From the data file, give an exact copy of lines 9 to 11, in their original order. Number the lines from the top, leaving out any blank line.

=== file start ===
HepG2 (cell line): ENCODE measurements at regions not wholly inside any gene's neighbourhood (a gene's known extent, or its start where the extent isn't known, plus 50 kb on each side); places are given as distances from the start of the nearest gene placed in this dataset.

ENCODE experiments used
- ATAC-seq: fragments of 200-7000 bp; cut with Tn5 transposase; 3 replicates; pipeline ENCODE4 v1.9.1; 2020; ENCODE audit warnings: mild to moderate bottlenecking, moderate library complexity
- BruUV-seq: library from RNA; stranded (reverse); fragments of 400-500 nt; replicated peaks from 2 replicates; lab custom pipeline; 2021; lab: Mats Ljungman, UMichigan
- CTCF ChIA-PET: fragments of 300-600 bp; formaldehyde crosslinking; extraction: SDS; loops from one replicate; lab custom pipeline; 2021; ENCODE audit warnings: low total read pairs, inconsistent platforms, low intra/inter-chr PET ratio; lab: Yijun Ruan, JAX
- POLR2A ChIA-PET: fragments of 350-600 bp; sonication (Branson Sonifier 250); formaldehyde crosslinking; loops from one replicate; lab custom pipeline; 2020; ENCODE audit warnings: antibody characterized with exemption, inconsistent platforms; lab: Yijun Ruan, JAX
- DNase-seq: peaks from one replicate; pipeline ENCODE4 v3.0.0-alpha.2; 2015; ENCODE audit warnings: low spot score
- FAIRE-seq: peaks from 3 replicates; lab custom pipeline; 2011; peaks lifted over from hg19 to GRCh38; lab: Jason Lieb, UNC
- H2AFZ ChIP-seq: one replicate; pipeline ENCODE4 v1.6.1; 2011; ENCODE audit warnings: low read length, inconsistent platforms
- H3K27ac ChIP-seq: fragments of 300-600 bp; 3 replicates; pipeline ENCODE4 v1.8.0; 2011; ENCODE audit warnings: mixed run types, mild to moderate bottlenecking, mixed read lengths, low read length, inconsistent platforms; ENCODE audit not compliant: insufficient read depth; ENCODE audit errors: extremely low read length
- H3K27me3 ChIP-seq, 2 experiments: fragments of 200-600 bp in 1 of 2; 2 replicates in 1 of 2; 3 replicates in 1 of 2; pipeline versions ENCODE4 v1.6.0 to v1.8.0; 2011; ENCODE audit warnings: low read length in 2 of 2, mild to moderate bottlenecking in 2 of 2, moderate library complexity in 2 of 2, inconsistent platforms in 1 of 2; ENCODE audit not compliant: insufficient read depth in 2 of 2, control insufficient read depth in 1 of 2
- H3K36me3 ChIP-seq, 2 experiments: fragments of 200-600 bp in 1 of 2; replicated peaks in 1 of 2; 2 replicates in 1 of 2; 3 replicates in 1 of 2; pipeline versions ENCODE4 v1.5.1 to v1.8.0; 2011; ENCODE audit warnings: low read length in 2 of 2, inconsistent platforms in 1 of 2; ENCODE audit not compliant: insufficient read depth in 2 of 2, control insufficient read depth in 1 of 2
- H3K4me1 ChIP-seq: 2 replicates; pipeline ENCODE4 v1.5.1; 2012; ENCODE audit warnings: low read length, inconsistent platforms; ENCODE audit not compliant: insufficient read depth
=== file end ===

- H2AFZ ChIP-seq: one replicate; pipeline ENCODE4 v1.6.1; 2011; ENCODE audit warnings: low read length, inconsistent platforms
- H3K27ac ChIP-seq: fragments of 300-600 bp; 3 replicates; pipeline ENCODE4 v1.8.0; 2011; ENCODE audit warnings: mixed run types, mild to moderate bottlenecking, mixed read lengths, low read length, inconsistent platforms; ENCODE audit not compliant: insufficient read depth; ENCODE audit errors: extremely low read length
- H3K27me3 ChIP-seq, 2 experiments: fragments of 200-600 bp in 1 of 2; 2 replicates in 1 of 2; 3 replicates in 1 of 2; pipeline versions ENCODE4 v1.6.0 to v1.8.0; 2011; ENCODE audit warnings: low read length in 2 of 2, mild to moderate bottlenecking in 2 of 2, moderate library complexity in 2 of 2, inconsistent platforms in 1 of 2; ENCODE audit not compliant: insufficient read depth in 2 of 2, control insufficient read depth in 1 of 2